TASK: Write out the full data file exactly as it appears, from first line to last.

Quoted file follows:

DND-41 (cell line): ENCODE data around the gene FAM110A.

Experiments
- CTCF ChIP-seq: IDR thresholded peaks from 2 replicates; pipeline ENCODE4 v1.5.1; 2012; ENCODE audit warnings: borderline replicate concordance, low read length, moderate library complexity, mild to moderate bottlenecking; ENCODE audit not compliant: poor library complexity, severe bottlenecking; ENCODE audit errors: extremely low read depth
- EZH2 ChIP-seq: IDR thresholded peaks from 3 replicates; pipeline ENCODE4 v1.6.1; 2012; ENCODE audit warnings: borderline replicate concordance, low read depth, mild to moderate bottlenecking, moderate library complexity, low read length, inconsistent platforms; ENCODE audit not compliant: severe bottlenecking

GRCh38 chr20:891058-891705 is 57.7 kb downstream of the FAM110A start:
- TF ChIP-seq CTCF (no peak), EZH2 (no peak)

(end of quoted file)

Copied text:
DND-41 (cell line): ENCODE data around the gene FAM110A.

Experiments
- CTCF ChIP-seq: IDR thresholded peaks from 2 replicates; pipeline ENCODE4 v1.5.1; 2012; ENCODE audit warnings: borderline replicate concordance, low read length, moderate library complexity, mild to moderate bottlenecking; ENCODE audit not compliant: poor library complexity, severe bottlenecking; ENCODE audit errors: extremely low read depth
- EZH2 ChIP-seq: IDR thresholded peaks from 3 replicates; pipeline ENCODE4 v1.6.1; 2012; ENCODE audit warnings: borderline replicate concordance, low read depth, mild to moderate bottlenecking, moderate library complexity, low read length, inconsistent platforms; ENCODE audit not compliant: severe bottlenecking

GRCh38 chr20:891058-891705 is 57.7 kb downstream of the FAM110A start:
- TF ChIP-seq CTCF (no peak), EZH2 (no peak)